Auckland-Zona Damai : Social justice advocate and Pacific campaigner Keith Locke was last night named winner of Amnesty International’s Aotearoa Human Rights Defender Award.
The former Green MP was presented with the designer medallion in a ceremony at the Human Rights Commission in Auckland in recognition of a life dedicated to the promotion and protection of people’s human rights globally.
Touched by the occasion and rousing ovation by the audience, Locke said: “The award is very special and emotional for me because it’s from my peers.
“To me it’s the highest award I’ve achieved in my life because it’s from people I respect so much.”
He also paid tribute to the other award contenders and mentioned how he had worked closely with many of them on issues.
“I’m very humbled for receiving this award and it will be treasured,” Locke added.
‘Keith’s name top’
Rebecca Emery, deputy director at Amnesty International, said: “When we at Amnesty speak to communities or people here in New Zealand who have also sought our advice and help, Keith’s name is often mentioned as someone who has unfailingly assisted them.”
“He is truly a unique New Zealander who comes from a family that has shown a genuine dedication to social justice causes through generations.
“For this reason, it is a pleasure to mark our 50th birthday year by honouring him as a true expression of what it means to be a human rights defender.”
Keith Locke has played a key role in many human rights issues – especially controversial ones that other MPs have avoided – such as China, East Timor, Fiji, Sri Lanka, Tibet and also in the Middle East.
Emery also praised Locke for being a “domestic watchdog” on search and surveillance, anti-terror and refugee issues, including his tireless campaigning for the rights of unjustly imprisoned Algerian theologian Ahmed Zaoui.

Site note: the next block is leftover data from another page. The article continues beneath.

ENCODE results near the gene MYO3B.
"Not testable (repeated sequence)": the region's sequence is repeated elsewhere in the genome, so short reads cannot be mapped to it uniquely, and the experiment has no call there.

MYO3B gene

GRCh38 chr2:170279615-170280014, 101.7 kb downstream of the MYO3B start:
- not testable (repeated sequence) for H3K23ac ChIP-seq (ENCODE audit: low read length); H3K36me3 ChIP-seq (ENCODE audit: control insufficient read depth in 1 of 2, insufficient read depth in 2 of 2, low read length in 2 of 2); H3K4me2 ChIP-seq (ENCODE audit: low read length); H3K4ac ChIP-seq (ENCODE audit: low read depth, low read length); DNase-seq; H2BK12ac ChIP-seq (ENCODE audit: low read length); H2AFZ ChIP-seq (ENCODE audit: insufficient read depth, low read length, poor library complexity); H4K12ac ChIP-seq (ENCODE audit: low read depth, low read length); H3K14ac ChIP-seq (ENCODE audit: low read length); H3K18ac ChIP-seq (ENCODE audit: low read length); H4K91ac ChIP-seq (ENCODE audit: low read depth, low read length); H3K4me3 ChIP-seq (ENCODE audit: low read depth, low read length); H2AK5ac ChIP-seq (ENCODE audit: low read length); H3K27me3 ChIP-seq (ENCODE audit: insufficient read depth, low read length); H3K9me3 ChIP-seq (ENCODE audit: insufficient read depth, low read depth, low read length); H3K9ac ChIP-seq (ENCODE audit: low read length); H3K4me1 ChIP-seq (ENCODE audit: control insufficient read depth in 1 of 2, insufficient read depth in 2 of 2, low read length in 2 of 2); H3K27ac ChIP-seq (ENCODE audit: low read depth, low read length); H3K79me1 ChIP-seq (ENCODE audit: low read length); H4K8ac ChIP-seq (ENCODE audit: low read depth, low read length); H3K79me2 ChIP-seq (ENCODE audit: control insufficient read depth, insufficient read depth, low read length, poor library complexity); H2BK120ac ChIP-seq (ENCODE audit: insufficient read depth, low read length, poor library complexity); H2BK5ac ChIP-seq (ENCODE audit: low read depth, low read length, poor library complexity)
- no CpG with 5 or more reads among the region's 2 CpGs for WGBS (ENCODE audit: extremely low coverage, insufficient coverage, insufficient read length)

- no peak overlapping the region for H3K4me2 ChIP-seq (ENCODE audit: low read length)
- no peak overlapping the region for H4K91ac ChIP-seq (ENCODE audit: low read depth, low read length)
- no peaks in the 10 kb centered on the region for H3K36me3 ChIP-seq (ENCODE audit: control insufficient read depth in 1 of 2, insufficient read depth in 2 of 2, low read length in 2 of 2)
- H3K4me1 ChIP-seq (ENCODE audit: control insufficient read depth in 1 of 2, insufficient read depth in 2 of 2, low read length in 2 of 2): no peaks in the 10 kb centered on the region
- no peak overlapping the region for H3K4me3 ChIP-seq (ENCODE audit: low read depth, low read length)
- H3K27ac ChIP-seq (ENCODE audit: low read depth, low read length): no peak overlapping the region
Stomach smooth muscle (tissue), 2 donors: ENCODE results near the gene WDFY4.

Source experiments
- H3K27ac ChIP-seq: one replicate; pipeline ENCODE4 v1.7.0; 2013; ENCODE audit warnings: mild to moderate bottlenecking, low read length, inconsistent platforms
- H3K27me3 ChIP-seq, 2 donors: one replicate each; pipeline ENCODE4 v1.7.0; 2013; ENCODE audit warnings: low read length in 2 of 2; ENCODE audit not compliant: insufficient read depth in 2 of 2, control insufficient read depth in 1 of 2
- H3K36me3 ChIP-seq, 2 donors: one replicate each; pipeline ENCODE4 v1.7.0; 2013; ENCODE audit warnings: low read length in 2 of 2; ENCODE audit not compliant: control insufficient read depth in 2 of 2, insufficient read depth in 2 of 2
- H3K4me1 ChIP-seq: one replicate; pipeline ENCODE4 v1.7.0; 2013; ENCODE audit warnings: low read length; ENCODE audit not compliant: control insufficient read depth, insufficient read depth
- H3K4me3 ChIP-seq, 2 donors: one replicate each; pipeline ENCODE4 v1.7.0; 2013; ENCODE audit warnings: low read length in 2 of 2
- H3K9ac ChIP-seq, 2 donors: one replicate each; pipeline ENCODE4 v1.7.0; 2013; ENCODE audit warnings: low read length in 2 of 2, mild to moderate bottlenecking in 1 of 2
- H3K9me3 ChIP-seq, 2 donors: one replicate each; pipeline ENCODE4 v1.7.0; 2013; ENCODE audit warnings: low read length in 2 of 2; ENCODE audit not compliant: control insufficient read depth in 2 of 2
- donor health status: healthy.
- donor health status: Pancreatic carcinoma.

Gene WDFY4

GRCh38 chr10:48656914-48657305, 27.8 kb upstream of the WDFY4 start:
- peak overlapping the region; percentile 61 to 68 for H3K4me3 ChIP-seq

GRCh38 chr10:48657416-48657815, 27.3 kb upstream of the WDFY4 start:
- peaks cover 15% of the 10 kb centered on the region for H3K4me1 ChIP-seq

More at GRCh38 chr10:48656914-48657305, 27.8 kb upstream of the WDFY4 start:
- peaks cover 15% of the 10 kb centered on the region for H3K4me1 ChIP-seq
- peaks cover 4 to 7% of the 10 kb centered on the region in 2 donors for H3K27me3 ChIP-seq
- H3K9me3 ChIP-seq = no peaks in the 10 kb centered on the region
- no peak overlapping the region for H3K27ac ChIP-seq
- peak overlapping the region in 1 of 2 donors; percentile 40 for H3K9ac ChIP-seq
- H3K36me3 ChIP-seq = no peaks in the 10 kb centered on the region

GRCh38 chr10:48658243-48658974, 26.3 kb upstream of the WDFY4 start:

“The high calibre and diverse range of nominations received this year is testament to the recognition that the defence of human rights in our part of the world is as crucial as it is to the rest of the world,” said Emery.
Other nominees included journalist/war correspondent John Stephenson, imprisoned leader of Dewan Adat Papua (DAP) in West Papua Forkorus Yaboisembut, former NZ Chief Human Rights Commissioner Rosslyn Nooman, film director and academic Dr Annie Goldson and subject Rob Hamill of the film Brother Number One, barrister and founderCraig Tuck of Slave Free Seas, human rights advocate Marianne Elliott, and Asylum Access Thailand’s Michael Timmins.
Chief judge Dr Judy McGregor said: “Human rights defenders are vital in the current New Zealand fabric – it is they who help keep the government honest and give others a voice.”
The other judges included Meg Poutasi of Pacific Cooperation Foundation and Amnesty International’s Rebecca Emery. [pacific.scoop.co.nz]
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